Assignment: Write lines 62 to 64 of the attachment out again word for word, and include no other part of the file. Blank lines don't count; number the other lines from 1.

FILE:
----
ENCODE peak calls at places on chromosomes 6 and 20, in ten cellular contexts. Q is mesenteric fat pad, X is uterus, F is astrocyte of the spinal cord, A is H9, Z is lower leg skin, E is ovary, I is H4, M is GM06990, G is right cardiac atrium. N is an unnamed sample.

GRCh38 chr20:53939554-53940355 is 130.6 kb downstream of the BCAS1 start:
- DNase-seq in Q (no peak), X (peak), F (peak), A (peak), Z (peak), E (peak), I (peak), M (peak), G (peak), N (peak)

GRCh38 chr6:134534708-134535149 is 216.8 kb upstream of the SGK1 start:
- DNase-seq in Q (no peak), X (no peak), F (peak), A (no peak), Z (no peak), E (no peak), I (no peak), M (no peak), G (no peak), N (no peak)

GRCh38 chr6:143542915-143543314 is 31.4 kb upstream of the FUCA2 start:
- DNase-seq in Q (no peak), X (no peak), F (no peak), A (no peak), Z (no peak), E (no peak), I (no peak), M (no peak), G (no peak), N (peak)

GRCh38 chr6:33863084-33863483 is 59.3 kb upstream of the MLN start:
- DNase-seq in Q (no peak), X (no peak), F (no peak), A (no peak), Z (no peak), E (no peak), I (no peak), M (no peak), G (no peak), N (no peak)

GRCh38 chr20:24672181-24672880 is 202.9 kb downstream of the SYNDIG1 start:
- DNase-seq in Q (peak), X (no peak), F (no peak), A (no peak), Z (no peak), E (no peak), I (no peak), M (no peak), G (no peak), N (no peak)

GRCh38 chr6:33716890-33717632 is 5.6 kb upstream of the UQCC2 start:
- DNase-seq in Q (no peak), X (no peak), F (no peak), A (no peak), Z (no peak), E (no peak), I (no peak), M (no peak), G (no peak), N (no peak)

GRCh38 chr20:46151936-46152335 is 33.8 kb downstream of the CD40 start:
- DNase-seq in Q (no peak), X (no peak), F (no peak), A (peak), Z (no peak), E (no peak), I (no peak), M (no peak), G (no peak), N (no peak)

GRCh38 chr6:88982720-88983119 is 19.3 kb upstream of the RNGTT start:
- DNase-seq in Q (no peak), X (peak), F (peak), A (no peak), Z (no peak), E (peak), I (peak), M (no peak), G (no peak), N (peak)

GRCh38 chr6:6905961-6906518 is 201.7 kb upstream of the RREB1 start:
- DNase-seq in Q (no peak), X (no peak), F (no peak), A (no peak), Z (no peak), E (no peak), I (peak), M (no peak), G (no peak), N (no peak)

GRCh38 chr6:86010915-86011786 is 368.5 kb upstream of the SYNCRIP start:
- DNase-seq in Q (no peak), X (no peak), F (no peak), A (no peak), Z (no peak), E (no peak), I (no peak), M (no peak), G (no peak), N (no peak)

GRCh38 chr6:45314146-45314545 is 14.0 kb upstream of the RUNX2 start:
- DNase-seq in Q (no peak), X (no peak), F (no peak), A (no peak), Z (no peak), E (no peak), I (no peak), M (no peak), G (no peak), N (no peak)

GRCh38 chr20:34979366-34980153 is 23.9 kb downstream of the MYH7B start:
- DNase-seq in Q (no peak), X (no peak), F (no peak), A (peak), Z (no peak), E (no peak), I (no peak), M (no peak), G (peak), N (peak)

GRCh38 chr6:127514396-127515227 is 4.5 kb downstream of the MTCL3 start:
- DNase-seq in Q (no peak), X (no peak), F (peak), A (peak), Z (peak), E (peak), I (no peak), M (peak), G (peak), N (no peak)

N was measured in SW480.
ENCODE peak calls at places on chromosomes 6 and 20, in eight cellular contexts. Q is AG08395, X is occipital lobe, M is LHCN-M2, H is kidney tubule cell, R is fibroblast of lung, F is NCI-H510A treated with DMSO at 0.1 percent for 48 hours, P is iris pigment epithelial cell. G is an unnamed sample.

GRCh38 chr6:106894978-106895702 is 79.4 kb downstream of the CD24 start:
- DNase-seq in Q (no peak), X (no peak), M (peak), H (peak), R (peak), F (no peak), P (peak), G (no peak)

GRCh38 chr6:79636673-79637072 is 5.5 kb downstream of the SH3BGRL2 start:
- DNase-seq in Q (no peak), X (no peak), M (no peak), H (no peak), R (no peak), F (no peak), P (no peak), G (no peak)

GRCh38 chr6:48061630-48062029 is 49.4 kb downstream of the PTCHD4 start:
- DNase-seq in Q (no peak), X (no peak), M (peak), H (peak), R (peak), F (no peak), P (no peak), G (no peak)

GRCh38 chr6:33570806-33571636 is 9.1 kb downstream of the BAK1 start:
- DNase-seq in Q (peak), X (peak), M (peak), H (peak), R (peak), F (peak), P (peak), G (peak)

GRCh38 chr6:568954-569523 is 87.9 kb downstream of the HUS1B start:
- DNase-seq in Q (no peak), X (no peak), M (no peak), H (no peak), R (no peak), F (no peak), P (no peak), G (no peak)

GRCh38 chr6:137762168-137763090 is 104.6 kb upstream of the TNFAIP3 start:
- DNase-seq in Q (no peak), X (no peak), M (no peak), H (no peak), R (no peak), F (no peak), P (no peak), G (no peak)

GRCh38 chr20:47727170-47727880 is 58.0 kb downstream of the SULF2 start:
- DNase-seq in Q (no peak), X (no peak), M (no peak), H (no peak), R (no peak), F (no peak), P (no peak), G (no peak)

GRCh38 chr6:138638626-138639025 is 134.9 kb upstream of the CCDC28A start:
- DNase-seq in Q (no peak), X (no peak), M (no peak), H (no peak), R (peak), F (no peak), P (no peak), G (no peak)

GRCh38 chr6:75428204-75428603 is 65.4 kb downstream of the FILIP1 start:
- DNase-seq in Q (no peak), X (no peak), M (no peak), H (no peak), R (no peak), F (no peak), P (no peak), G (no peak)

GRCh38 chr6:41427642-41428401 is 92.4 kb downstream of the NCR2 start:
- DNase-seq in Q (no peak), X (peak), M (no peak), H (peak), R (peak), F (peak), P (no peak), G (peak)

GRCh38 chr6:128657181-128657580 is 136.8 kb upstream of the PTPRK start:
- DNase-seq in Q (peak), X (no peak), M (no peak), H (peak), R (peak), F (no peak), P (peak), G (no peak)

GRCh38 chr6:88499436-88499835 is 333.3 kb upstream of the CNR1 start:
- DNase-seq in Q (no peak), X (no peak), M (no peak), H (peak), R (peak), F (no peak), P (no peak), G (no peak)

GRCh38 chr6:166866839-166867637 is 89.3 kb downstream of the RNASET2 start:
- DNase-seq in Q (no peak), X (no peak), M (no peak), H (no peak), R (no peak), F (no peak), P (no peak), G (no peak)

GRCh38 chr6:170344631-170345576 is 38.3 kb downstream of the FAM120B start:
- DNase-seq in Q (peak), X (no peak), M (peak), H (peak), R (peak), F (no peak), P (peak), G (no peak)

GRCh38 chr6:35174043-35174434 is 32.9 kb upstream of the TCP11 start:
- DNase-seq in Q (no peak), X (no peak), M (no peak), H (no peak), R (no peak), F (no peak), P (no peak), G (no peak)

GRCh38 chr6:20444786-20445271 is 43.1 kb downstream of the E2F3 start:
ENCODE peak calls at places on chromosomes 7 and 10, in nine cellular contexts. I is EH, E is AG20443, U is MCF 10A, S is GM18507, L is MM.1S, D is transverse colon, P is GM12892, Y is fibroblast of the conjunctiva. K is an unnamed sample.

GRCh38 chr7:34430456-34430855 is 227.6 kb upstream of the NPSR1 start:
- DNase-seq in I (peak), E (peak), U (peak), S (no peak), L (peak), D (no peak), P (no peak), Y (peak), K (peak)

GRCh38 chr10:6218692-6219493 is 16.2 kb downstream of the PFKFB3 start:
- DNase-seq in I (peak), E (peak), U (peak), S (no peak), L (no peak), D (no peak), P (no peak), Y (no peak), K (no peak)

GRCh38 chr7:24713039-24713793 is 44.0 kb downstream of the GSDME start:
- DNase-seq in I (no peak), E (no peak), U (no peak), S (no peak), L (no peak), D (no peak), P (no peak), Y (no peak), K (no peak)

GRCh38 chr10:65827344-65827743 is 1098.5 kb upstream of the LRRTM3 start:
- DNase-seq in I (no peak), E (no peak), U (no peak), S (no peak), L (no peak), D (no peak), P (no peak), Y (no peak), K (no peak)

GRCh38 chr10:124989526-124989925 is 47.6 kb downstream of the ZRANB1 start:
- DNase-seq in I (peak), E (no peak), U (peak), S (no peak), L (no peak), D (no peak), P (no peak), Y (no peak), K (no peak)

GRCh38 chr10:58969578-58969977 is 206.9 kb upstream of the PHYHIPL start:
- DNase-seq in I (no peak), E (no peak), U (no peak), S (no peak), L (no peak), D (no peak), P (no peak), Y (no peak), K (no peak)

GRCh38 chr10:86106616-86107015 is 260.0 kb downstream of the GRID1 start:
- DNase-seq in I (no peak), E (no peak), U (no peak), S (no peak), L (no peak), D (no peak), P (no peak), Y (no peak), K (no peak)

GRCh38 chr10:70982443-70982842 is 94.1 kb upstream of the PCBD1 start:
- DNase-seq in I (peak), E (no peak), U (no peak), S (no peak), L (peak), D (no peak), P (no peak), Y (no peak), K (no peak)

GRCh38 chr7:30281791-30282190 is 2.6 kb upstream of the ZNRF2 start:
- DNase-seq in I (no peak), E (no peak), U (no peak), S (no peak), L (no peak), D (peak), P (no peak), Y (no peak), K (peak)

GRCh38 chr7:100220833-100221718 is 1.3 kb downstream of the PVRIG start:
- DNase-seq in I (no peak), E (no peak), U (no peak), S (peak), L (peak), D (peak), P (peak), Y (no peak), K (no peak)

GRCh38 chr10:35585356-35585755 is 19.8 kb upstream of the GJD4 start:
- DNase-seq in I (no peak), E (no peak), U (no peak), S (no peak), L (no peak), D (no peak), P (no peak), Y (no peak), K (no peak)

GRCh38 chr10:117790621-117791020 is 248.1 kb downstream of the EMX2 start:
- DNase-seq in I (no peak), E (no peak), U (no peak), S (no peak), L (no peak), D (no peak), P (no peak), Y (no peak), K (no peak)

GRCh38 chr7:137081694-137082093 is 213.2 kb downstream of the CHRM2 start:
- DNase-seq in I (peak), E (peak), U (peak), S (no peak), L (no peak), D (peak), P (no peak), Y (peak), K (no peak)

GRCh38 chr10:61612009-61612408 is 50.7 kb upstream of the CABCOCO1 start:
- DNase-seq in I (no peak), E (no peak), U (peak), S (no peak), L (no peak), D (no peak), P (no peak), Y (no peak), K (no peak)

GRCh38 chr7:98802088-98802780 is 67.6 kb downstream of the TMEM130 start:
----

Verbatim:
GRCh38 chr7:34430456-34430855 is 227.6 kb upstream of the NPSR1 start:
- DNase-seq in I (peak), E (peak), U (peak), S (no peak), L (peak), D (no peak), P (no peak), Y (peak), K (peak)

GRCh38 chr10:6218692-6219493 is 16.2 kb downstream of the PFKFB3 start: